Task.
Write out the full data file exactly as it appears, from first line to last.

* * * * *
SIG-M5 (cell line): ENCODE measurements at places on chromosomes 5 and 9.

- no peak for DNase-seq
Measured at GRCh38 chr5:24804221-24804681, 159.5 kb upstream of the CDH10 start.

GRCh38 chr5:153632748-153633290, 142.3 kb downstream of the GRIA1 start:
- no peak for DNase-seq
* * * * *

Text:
SIG-M5 (cell line): ENCODE measurements at places on chromosomes 5 and 9.

- no peak for DNase-seq
Measured at GRCh38 chr5:24804221-24804681, 159.5 kb upstream of the CDH10 start.

GRCh38 chr5:153632748-153633290, 142.3 kb downstream of the GRIA1 start:
- no peak for DNase-seq